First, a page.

Sufjan Stevens - "Movement VI’ÄîIsorhythmic Nigh" (The BQE)
Originally commissioned for and performed at the Brooklyn Academy of Music in Fall 2007, Sufjan Stevens’ 40-minute instrumental composition The BQE is finally making its debut on CD a long two years later. While only the track titles serve to suggest the subject matter, the piece purports to be about the Brooklyn-Queens Expressway. As if to make up for the wait, the album comes packaged with plenty of extras, including a DVD of the film footage projected during the BAM performance and an elaborate graphic novel-like booklet. It is, however, the sharp incongruity between content and packaging – this case, the gap between a surprisingly concise (for the usually long-winded Stevens) and mature composition and a garish and unnecessarily inflated presentation (much like the one that accompanied the work at BAM) – that reveals the most about Stevens as an artist.
Stevens’ past albums, and 2005’s Illinois above all, have often seemed like the work of two artists who don’t work terribly well together. On one hand, they are marked with a gentle humaneness and earnestness, both in the music and the short-story sketch lyrics, while on the other they constantly strain toward cleverness, exhibiting an off-putting degree of self-satisfaction, and a disturbing sense of unnecessary self-irony. The same dynamic is at work on The BQE, but its elements have been modified: the biggest shift, of course, is that there are no lyrics. This, on one hand, deprives Stevens of the opportunity to counterbalance his elaborate arrangements with his humble vocals, but on the other, prevents him from sinking into the morass of cultural references that made Illinois and The Avalanche a little too clever for their own good. A move away from words seems to befit Stevens at this point: despite its thematic nature, The BQE is more about music (both that of Stevens and that of the American composers he draws upon) than the plethora of people, places or things that populated his past few efforts.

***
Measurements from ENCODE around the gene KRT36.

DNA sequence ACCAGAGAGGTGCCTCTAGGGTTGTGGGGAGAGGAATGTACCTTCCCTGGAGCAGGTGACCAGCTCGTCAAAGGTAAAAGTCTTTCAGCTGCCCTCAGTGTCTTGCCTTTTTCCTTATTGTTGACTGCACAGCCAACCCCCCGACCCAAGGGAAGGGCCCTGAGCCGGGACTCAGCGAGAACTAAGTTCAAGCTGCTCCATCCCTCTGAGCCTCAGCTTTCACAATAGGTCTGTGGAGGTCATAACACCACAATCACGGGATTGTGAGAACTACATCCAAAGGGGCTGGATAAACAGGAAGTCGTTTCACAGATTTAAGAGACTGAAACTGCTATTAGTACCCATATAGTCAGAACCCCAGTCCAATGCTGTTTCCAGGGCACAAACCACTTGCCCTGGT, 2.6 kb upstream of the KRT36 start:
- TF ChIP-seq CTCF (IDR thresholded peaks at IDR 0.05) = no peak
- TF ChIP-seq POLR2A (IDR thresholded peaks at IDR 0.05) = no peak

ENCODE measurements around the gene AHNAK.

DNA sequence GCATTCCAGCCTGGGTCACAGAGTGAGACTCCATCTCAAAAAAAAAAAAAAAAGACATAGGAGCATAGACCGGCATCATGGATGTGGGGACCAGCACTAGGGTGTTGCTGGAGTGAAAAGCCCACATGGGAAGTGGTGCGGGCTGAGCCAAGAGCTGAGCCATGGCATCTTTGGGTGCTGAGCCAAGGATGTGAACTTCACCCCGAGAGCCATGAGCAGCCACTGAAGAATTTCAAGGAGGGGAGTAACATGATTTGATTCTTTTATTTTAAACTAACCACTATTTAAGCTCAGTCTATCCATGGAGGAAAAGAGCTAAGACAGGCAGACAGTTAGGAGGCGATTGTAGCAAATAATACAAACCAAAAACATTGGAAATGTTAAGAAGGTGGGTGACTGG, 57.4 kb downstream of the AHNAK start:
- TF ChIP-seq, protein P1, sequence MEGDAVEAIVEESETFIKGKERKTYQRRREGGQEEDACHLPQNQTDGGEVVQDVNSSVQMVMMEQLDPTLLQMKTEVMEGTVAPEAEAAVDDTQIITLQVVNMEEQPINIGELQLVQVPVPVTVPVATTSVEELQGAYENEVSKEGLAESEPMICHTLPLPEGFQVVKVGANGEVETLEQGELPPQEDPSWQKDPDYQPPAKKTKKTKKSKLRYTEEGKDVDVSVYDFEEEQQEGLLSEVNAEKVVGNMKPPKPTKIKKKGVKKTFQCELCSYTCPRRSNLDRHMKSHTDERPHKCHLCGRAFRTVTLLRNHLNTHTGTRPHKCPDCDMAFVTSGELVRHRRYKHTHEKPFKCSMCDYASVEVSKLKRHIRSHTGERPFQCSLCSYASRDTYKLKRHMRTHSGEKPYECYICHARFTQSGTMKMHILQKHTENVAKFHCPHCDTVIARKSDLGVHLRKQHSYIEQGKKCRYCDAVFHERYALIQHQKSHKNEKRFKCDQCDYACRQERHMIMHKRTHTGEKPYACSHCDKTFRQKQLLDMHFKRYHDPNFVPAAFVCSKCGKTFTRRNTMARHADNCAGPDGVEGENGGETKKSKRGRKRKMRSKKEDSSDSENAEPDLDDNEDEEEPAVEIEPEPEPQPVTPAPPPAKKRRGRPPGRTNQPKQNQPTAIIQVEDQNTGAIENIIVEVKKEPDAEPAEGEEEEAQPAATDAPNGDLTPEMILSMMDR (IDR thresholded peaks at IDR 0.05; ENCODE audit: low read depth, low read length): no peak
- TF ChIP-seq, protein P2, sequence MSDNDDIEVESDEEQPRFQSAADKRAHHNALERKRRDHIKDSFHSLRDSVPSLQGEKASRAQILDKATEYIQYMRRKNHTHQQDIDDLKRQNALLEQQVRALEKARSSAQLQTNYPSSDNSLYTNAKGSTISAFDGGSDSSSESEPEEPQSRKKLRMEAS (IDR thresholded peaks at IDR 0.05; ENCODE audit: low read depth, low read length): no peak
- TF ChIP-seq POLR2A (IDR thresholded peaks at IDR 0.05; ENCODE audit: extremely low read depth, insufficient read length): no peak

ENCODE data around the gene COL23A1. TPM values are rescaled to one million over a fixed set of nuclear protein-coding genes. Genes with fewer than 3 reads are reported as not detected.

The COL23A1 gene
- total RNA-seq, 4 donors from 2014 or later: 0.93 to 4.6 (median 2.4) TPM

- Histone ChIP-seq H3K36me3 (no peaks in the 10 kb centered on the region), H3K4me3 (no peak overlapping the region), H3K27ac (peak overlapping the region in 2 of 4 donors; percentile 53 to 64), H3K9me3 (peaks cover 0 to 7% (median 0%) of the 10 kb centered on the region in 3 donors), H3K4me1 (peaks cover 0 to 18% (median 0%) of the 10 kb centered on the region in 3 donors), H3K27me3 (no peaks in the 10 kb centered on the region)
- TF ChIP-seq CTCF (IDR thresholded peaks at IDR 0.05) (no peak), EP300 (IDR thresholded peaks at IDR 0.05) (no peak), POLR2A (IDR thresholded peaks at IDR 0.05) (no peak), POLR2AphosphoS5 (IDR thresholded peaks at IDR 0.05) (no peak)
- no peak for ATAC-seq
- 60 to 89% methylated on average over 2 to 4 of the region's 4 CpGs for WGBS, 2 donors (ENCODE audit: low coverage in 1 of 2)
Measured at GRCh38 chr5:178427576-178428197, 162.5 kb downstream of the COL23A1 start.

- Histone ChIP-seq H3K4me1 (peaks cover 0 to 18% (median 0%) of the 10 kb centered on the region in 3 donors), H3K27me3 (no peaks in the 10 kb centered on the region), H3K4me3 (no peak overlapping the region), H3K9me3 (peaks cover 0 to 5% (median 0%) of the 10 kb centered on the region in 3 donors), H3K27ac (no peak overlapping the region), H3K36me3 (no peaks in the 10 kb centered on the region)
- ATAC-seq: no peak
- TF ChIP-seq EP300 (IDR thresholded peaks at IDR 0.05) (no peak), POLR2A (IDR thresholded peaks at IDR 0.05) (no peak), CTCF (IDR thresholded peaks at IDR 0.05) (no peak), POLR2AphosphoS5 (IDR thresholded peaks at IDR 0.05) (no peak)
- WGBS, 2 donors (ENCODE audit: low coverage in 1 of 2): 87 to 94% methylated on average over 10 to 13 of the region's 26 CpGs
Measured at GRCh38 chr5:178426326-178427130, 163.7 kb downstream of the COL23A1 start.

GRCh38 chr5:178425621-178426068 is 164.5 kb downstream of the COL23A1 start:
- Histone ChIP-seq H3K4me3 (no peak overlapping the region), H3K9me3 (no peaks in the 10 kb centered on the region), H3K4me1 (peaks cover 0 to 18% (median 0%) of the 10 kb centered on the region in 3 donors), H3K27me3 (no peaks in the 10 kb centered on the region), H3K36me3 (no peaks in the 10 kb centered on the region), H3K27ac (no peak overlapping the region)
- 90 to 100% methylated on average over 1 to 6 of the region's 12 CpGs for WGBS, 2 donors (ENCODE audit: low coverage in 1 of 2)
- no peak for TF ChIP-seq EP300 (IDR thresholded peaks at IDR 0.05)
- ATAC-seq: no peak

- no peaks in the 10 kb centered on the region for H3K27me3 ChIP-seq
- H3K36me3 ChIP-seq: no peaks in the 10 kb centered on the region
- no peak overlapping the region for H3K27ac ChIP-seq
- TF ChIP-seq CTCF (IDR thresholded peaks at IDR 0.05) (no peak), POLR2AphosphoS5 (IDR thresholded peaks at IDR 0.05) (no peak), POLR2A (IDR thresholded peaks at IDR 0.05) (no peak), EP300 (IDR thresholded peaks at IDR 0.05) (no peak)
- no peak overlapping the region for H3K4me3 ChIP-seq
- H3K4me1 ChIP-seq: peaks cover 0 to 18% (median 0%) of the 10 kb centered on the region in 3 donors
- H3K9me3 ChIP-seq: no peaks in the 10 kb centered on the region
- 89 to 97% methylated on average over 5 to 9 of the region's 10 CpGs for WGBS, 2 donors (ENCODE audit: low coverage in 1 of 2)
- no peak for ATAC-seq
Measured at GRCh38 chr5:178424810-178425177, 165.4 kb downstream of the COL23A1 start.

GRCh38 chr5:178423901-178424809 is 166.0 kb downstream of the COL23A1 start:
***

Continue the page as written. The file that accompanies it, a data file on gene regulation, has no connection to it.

With words gone, The BQE reproduces Stevens’ internal war between unabashed sincerity and the self-irony that second guesses it on a purely musical level; the latter, however, fades largely into the background, hovering around the margins rather than threatening to define the mood of the piece as a whole. All of the elements we’ve come to expect from his past work are in evidence here: the Phillip Glass-inspired taste for the layered repeating patterns (“Linear Tableau with Intersecting Surprise”), the Copland-esque Americana (“Introductory Fanfare”), the nervously playful winds, and the regal trumpet solos. Newly prominent is a jazzier element, one which seems to result from an association between Gershwin’s orchestral works and the urban environment Stevens thematizes here: “Self-Organizing Emergent Patterns” at moments more or less cites “Rhapsody in Blue” in order to evoke the frenetic pace of modern city life. Despite the dead-seriousness of most of the music here, Stevens can’t resist a little joke: it’s the “surprise” array of analog synths and 8-bit twittering that follows the aforementioned “Linear Tableau,” entitled “Traffic Shock.” While it does indeed come as a surprise, and potentially a quite jarring one, it’s not enough to kill the mood.
The only thing that threatens to undermine the musical accomplishments of The BQE is the sense of irony that underlies its choice of subject matter: if the BQE is, as Stevens has claimed, “one of the world’s ugliest expressways,” one would expect the piece to be either a musical journey into urban squalor and decrepitude or an ironized inflation of a less-than-monumental landmark. Neither of these paths seems to have been taken in the music, which acts as a kind of overview and recapitulation of 20th-century American music’s representations of the urban without a clear position, either laudatory or denigrating, in respect to its subject matter. It works best on a purely musical level: as with most of Stevens’ albums, The BQE is best listened to in complete ignorance of the track titles, packaging, or even professed subject matter. The music speaks best when it speaks for itself.